Jack Hanley Gallery, Los Angeles, is pleased to present a solo show of the work of Donald Urquhart titled The End. The exhibit will include 12 works on paper, a painting, and a shrine surrounded by wall drawings.
About “THE END”.
The title of my show explains that this is about
endings, it is (as usual) a response to my many
friends dying and about letting go of them; saying
goodbye, calling it a day…
Five friends died this summer – one was a murder, and
while I swore after “Another Graveyard” (2005, ICA,
London and CCA Glasgow) that I was going to avoid any
further exploration of grief and mourning I have found
that I cannot avoid it so may as well go deeper into
it. My mother stopped speaking to me two Easters ago.
This has been hard to bear, and is strangely like she
has died and I have grieved – even though she is very
much alive. This ending was the inspiration behind my
show “52 GIRLS” at Maureen Paley in September, but I
broadened it to be a more general saying goodbye to
the past – be it saying farewell to a bye gone era, or
using a farewell to the past as a portal to the past.
We still have our memories even after something has
ended or is gone, and in this sense the past is always
there and so never completely or resolutely ends.
PORTALS TO THE PAST:
My ink drawings often recall hand painted captions for
silent films or lobby cards in their slightly wonky
but painstakingly neat style. And the show is in
I don’t think these images need a lot of explanation.
The swastika of flowers is inspired by the animation
in the dream sequence in Hitchcock’s VERTIGO, but
transferred to represent an unimagined scene from
Disney’s FANTASIA. History could have been different!
The dog in “Bye!” is Petey from The Little Rascals.
Who remembers him or why he always wore that circle of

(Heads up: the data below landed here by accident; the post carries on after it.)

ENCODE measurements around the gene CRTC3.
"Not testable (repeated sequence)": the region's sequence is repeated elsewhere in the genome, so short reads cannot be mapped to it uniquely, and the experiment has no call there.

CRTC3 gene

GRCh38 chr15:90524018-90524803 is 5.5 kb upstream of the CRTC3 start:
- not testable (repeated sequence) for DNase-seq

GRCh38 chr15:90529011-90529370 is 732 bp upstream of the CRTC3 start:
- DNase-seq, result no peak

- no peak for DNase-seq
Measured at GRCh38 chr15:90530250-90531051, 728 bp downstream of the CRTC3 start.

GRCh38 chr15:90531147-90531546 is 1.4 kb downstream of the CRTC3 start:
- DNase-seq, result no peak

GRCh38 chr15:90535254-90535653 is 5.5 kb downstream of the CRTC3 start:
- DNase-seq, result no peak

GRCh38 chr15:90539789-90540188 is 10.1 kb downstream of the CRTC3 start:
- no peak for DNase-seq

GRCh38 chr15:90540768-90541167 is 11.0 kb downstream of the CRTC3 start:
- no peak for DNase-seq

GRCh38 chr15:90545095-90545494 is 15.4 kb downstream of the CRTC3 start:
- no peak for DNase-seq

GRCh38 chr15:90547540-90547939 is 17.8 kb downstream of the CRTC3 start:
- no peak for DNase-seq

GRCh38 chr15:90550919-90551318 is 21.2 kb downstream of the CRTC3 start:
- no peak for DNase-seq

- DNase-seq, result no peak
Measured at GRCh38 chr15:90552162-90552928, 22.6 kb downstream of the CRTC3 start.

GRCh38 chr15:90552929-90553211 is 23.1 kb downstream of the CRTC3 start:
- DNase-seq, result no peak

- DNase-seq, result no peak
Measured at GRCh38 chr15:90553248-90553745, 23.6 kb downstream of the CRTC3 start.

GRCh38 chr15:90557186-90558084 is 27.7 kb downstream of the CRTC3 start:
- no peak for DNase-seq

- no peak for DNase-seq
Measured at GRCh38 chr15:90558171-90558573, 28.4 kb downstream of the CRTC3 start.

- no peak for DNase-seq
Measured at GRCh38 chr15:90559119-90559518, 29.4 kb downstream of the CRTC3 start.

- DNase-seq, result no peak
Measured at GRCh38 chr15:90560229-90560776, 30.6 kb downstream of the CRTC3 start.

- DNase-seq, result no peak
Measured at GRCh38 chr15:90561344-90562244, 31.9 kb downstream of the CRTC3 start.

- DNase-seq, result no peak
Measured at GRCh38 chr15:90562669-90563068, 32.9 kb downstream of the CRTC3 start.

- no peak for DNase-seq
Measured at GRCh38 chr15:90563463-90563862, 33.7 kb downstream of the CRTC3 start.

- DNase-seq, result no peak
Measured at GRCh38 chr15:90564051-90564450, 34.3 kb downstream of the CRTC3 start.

make-up around his/her eye? Goodbye Petey, and goodbye
to the alien ephemera of your unfathomable era.
These faces are mainly based on photographs of men
dressed as women – mostly actors. I spent many years
getting done up in drag, and would often make a sketch
of how I wanted to look, who I wanted to look like.
Here I have drawn what I think the “girls” think they
look like. Just to keep you guessing I will not
disclose which are real girls.
A SHRINE TO THE END OF THE PAST:
Red cigarette banner
Since my days of decorating the Beautiful Bend
nightclub, and making flyers for it, I have hoarded
drawerfulls of vintage ephemera – never knowing when
something might come in handy. I find it really hard
to let go of things but that story about the man who
was killed by his book collection when it toppled on
him, that made me think. My little graveyard of the
past could become my own grave.
A recent family incident (ask me – it’s a LONG story)
has inspired this collage piece which is a shrine to
the past and a question as to whether anything truly
ends. Faded bygones, old news cuttings, record
sleeves, yellowed pages, facsimiles of old
periodicals; an assemblage of disparate elements
amassed by myself over the last twenty years or so. I
have deliberately selected mainly items with an
overall yellow color, making a jaded past which
somehow focuses on London in 1969 and 1976 (with
assorted other randomly selected times), with a lot of
other eras and history missed out. With these relics I
intend to build a smallish shrine, gluing cuttings
on pieces of cardboard. There will be some writing
over it, and drawing on the wall behind. I don’t know
if candles or fairy lights?
The piece is as useless as most totems in that it
can’t cater for everybody. We each have our own pasts
to finish. We have our own pasts to deal with. It is
no more my past than yours – although some of it is
very personal to me. Some things I didn’t really want
to part with, but felt they added something and as
this is about letting go of the past I thought I
should do some real letting go.
I promise it won’t be too miserable or maudlin.